Should you limit the number of ingredients in a craft cocktail?

Not necessarily. I have one cocktail that has nine different ingredients. It’s really about being careful you don’t go too heavy on one ingredient over another, so it’s not incredibly sweet or super sour or too bitter. You want to have the right balance of everything, regardless of the spirit.

How many cocktail choices are optimal on a menu?

That depends on what kind of bar you are going for. I’ve always had about ten, but I think that the most I’ve ever had is fifteen. The problem I’ve encountered, is that if you have too many options and you spread it out, people might forget about one drink that’s a great drink, [because] they get stuck with theirs.

Right now, what we are trying to do is educate our bar staff and get them thinking along one path. If they know how to mix this spirit with that spirit…then they eventually can build any kind of cocktail, if they understand what the liqueurs are doing and can really pull out that flavor.

Favorite ingredient in a drink besides the base spirit?

We were making some of our garnishes at the last bar where I worked and doing our own brandy cherries and even some of our own bitters, at one point. We had a Manhattan where the “Man” was in quotations, so we did a smoked maple syrup in house, then put a vanilla glaze on a piece of bacon and [added those] to a traditional Manhattan as a garnish. It was really fun. The egg white is probably my favorite ingredient to add now because people like to watch and ask questions and it gets people thinking.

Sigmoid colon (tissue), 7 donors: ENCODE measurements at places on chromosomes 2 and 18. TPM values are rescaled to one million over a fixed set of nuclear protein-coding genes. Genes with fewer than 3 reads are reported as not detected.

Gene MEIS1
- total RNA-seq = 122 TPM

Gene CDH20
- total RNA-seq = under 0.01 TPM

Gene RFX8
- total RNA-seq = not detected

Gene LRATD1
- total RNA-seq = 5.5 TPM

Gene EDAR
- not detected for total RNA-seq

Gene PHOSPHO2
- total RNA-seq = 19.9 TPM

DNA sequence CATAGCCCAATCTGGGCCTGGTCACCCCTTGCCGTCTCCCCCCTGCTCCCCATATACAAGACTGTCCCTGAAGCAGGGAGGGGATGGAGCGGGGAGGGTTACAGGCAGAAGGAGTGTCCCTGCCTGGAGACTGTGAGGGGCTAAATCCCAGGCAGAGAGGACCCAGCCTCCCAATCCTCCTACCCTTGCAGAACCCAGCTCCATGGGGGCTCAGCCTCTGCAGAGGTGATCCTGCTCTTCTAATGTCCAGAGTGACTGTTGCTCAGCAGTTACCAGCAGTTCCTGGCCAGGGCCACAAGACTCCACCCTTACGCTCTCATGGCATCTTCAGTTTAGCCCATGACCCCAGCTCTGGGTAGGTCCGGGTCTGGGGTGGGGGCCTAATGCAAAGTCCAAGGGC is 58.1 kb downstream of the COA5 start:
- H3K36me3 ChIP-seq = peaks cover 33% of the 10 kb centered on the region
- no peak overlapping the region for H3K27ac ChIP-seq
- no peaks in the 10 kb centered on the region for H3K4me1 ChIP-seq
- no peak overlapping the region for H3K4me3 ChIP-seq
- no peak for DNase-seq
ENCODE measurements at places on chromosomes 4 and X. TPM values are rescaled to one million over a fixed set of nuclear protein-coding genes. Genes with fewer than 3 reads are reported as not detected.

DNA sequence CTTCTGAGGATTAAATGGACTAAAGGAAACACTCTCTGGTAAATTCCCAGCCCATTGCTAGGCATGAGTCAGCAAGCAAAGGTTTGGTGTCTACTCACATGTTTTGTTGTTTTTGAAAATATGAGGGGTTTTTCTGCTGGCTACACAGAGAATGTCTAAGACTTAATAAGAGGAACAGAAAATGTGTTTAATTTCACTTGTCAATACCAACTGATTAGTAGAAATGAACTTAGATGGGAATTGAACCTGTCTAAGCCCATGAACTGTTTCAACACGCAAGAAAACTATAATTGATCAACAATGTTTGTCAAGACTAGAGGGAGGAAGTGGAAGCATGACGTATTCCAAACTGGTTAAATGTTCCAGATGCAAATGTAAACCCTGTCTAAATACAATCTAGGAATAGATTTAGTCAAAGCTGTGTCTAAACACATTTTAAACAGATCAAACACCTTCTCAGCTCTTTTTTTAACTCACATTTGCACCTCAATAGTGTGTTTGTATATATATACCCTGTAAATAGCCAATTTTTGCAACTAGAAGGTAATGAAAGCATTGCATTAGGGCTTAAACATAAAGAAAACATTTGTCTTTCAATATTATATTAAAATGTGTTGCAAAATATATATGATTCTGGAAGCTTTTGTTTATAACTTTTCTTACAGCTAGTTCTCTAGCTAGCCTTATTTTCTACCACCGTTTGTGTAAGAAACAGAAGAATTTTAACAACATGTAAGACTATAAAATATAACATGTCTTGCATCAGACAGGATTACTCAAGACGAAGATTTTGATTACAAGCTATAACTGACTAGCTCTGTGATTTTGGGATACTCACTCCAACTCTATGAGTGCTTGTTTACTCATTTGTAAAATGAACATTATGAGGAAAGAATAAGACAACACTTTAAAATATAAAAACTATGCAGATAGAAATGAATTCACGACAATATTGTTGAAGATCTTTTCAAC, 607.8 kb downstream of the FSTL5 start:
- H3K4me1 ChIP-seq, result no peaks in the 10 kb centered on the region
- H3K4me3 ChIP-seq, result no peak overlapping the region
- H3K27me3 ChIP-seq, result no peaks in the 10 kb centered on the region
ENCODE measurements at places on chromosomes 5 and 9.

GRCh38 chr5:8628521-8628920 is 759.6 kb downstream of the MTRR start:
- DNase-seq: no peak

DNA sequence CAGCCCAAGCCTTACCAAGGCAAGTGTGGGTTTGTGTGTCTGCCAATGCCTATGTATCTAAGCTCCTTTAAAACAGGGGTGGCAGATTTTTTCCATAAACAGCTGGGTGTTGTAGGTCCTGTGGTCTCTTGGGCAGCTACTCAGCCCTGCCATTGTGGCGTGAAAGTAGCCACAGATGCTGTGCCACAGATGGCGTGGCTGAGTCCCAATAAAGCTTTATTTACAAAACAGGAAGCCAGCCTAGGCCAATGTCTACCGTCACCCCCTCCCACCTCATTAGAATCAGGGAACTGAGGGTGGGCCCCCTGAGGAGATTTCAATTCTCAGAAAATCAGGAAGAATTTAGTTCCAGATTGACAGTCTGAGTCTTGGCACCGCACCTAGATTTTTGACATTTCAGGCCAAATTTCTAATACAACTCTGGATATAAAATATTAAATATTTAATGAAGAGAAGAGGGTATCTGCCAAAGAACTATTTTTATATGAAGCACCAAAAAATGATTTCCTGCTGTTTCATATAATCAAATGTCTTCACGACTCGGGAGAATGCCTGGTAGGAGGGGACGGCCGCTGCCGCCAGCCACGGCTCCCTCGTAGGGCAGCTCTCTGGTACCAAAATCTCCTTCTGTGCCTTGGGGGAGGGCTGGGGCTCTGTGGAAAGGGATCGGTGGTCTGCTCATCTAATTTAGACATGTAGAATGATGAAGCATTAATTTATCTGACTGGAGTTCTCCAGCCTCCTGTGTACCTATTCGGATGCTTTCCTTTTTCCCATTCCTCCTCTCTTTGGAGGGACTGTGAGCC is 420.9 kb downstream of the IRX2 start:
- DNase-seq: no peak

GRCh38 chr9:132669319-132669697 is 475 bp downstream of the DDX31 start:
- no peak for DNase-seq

Do you follow any other mixologists on social media? 

The PDT Cocktail Book: The Complete Bartender's Guide from the Celebrated Speakeasy
The PDT Cocktail Book: The Complete Bartender’s Guide from the Celebrated Speakeasy

I go to a lot of different bars to see what they’re doing. I read a lot of books. I follow the Please Don’t Tell bartenders from New York and their cocktail program. They made a Speakeasy program that really, really worked and took off there for a number of years and is still working today.




Decoy Dockside Dining in Lake San Marcos Bar
Decoy Dockside Dining in Lake San Marcos Bar

Any final thoughts?